I had two days in Reykjavík, and then spent a day hitchhiking round the Golden Circle, before continuing along the south coast.  I had three more days to race to Jökulsárlón, a spectacular glacier lake, in the southeast of the country, and back to Reykjavík.  They were three truly incredible days, and a major factor in my decision to return to Iceland just over a year later for a longer visit.  This journey along the south coast is probably the most common route for tourists going beyond the Golden Circle, and with good reason, as the waterfalls, cliffs, and glaciers it passes are truly stunning.  It is also a route which seems to confirm a first impression of Iceland as an exceptionally bleak country.  While the road first crosses the extensive grasslands of the Rangár district, these soon give way to hundreds of miles of washed out black sand, regularly reshaped by glacial floods and supporting a little grass only in those places that have for some time escaped these catastrophic interludes.  Just when the traveller thinks the landscape can get no bleaker or more inhospitable, the road hits a series of tremendous lava flows, mile after mile of twisted and lumpy rock supporting no life except a thick layer of moss.

Lava flow on south coast.

Lava flow on south coast.

When I left after my week’s visit I was amazed and appalled in equal measure.  I knew I would have to come back to explore more of the natural features of the landscape, but I could not understand how or why a people had come to settle this desolation in the first place.  Bleak as it seemed to me, how much worse must it have looked to settlers who knew their lives depended on making a living out of this harsh land?  To me it seemed a landscape divorced from its inhabitants – an easy conclusion to reach on the south coast, where there are in any case large areas with very few people living there at all.  I thought this alternately and often simultaneously beautiful but bleak landscape was essentially Iceland, but I was wrong.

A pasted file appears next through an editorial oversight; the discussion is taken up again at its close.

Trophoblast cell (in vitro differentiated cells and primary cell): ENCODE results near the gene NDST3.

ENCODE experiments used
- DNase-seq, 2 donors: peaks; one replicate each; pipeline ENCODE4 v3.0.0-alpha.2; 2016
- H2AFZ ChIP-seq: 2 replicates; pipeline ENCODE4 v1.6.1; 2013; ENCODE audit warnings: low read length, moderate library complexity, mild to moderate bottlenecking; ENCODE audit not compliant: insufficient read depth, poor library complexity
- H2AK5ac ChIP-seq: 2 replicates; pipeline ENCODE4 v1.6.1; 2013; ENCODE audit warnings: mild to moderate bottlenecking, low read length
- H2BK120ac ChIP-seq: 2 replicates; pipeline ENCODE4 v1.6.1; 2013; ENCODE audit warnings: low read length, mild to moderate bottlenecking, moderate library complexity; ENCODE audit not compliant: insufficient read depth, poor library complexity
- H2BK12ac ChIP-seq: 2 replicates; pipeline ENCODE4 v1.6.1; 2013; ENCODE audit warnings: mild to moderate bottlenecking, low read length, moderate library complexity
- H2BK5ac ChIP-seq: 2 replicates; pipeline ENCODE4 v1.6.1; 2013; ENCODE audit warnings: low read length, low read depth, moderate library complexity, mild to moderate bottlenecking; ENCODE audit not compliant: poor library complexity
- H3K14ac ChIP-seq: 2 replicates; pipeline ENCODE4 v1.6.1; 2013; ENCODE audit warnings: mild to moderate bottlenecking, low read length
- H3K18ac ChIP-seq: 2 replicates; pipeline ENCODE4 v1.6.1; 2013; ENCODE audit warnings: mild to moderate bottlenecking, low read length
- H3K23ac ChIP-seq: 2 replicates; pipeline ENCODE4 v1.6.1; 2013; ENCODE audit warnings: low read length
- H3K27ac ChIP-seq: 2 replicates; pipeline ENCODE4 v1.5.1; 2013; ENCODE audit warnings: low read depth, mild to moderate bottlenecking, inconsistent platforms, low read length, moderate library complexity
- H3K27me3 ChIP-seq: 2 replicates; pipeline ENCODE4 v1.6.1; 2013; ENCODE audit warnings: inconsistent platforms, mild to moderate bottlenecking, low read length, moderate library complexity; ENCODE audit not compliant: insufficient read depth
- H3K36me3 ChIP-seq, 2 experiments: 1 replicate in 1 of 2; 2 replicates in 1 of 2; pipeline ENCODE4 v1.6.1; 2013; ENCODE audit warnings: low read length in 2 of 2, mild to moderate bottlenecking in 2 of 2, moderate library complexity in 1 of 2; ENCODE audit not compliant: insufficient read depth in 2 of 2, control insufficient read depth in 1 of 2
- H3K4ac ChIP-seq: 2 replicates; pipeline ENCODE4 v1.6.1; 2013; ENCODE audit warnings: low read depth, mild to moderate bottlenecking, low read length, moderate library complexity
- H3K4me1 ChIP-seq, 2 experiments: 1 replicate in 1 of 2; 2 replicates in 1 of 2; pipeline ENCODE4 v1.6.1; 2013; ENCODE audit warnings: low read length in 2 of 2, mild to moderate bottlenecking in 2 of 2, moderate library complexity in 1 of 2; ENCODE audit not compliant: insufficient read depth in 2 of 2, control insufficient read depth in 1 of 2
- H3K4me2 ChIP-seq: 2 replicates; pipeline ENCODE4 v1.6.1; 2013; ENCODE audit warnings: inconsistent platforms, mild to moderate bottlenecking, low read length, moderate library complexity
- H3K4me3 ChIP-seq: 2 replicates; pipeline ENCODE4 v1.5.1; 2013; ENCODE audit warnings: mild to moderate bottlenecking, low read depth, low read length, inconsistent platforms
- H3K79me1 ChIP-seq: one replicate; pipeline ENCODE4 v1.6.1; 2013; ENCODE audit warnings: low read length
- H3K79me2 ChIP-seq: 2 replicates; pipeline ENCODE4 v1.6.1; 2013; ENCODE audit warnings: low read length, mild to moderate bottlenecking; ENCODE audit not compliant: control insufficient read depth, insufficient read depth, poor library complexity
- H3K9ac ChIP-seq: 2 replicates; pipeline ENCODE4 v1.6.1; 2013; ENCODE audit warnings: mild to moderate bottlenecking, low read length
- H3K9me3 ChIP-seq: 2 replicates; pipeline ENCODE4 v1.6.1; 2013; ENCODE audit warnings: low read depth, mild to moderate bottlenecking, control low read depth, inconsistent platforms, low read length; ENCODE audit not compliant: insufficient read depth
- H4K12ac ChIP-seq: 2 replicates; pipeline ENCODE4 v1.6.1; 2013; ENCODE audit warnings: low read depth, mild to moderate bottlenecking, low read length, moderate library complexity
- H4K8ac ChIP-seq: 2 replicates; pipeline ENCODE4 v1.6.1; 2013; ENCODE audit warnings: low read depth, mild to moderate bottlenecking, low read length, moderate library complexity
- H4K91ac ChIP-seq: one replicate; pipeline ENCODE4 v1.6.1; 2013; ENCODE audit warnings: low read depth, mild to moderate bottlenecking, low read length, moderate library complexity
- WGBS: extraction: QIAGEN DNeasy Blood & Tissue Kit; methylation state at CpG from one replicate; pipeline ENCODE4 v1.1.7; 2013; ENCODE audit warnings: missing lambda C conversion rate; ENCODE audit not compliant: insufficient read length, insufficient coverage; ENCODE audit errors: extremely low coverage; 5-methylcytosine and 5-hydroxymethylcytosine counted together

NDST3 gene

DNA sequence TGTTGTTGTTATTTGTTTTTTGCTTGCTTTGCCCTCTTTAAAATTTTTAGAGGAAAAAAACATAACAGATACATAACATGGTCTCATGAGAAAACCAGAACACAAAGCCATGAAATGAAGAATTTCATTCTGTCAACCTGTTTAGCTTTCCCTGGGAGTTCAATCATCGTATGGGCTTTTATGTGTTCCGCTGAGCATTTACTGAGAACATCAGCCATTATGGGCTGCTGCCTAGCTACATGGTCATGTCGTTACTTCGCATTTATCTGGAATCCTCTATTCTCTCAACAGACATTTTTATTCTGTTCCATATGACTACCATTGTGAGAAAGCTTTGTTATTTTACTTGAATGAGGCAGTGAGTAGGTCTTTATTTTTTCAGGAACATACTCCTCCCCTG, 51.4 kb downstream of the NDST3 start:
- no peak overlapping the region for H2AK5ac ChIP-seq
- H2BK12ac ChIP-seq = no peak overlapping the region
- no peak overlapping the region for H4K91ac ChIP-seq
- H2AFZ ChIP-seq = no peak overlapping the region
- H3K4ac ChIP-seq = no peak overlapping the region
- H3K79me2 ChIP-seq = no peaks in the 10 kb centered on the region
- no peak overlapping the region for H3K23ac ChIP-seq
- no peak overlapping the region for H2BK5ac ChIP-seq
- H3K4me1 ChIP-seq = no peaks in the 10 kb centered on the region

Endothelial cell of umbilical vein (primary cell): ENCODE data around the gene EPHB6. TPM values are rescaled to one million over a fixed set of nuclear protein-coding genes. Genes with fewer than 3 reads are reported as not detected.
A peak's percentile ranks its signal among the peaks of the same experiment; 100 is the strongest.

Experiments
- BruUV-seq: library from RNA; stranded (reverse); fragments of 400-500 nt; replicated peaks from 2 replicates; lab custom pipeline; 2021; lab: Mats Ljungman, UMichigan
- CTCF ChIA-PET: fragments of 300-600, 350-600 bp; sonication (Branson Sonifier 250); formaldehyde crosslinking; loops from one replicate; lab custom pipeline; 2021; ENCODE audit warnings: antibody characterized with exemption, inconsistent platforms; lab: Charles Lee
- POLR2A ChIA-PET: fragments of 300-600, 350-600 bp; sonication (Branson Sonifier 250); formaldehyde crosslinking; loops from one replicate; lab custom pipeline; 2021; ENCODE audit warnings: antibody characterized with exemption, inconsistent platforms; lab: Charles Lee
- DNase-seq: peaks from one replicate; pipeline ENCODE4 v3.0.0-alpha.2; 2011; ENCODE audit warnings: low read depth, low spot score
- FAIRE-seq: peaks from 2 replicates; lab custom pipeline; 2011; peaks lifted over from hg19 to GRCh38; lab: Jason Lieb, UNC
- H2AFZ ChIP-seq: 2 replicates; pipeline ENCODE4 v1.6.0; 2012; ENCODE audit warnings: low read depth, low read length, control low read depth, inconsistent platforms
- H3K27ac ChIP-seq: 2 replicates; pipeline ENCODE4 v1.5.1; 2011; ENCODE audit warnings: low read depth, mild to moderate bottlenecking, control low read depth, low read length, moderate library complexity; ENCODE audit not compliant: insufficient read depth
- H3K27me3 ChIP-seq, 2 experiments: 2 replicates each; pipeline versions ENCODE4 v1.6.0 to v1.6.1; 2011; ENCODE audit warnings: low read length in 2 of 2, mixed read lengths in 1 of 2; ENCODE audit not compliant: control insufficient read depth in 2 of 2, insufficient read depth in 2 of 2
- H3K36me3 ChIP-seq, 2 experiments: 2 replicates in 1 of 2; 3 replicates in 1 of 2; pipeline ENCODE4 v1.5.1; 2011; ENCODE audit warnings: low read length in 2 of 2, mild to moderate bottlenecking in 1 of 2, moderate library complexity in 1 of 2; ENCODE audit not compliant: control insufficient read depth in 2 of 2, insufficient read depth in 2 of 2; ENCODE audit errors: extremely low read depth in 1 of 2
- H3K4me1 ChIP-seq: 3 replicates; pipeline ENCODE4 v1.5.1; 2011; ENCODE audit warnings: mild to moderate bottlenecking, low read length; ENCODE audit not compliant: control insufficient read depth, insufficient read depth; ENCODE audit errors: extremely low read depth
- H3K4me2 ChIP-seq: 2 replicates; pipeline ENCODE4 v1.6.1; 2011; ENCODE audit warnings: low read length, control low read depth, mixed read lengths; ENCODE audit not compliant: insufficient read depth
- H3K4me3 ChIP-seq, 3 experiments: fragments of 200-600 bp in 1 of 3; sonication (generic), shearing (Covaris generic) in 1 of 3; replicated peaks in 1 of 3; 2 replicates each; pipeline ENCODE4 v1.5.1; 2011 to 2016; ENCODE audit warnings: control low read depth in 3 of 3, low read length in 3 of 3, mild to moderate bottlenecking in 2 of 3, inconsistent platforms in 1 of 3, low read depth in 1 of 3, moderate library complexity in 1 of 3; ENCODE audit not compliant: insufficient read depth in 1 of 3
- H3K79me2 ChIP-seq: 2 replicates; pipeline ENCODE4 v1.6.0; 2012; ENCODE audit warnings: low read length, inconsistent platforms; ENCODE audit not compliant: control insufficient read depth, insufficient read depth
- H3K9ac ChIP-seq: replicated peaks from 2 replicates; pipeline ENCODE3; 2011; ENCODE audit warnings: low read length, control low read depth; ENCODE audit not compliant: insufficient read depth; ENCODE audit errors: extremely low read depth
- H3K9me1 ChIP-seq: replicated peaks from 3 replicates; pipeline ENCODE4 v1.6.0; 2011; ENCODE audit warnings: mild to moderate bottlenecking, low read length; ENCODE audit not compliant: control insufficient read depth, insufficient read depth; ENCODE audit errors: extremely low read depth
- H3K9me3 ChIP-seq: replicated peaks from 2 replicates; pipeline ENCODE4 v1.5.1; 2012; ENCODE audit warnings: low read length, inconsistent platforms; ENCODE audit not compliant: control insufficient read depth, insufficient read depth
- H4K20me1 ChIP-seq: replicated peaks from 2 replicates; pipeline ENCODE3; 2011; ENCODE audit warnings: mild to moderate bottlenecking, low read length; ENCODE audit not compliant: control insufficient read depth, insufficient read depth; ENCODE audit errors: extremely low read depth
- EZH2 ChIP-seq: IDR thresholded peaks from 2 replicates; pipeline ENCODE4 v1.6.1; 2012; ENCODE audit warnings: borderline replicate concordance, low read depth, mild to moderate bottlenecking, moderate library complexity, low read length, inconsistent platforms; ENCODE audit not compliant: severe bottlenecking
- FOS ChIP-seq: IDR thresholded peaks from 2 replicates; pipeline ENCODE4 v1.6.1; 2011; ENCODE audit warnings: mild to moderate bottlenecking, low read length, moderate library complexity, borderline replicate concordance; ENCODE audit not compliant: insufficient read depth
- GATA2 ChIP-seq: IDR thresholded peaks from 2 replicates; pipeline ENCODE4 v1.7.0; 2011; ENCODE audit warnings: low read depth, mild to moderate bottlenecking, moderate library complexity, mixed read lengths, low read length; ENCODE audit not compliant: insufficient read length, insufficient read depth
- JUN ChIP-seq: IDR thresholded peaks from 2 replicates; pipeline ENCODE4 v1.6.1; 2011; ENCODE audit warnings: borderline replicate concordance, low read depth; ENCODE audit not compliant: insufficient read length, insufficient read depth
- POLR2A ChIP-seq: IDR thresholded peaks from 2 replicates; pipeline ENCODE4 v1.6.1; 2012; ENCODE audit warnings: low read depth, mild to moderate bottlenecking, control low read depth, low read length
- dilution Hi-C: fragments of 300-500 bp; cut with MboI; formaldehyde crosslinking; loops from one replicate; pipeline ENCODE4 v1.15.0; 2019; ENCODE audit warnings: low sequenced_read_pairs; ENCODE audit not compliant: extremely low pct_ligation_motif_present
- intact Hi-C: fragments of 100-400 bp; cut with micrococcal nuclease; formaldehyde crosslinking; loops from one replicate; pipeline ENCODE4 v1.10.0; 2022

Actually I did come closer to the real heart of the country when I walked out along a long dirt road to a tiny youth hostel in a narrowing lowland valley to the northwest of the famous glacier called Eyjafjallajökull.  On this little croft, with only a single staff member for company, the croft itself in the company of a single farm, there was a sense of peace, and of harmony with the landscape.  But I had to get back to Reykjavík the nest day, and so this brief experience of a human place in peaceful coexistence with the landscape was overwritten by more sandscapes, lava flows, and by the bustle of the Blue Lagoon, where I rounded off my trip that afternoon.  Iceland, I could declare on my return to Britain, is an unbelievably bleak place – beautiful, but no place to live.

However, as a student of the medieval Icelandic sagas, I could not escape the fact that for over eleven hundred years people had been living on this island.  And more than that, they had created, told, and written stories of all kinds that demonstrated their interactions with the landscape, showing that these people existed not in spite of the land, but with it and because of it.  My experience of Iceland made this difficult to understand, but there it was, demonstrated in forty medieval sagas and numerous other stories and folk tales, taking place in real locations all over Iceland, and all crying out that there was more to this country than waterfalls and lava.  So when I went back this summer I carried with me two kinds of guidebook.  I had an up to date Lonely Planet to lead me to more of the natural features that had so impressed me on my first visit, and in my rucksack I had a five-volume collection of the Icelandic family sagas, or Íslendingasögur.  These would be my guide to the landscape behind the landscape, the Iceland the settlers saw and lived in, visible now to foreigners only with the aid of these stories, but preserved also in the memories and national consciousness of the Icelanders themselves.  It is an Iceland that takes time and effort to discover, but it is an Iceland worth making the effort for.  It is the nature and the people, the history, and the literature of Iceland.  It is Iceland.

Gisli rock

Geirþjófsfjörður – a landscape with a story.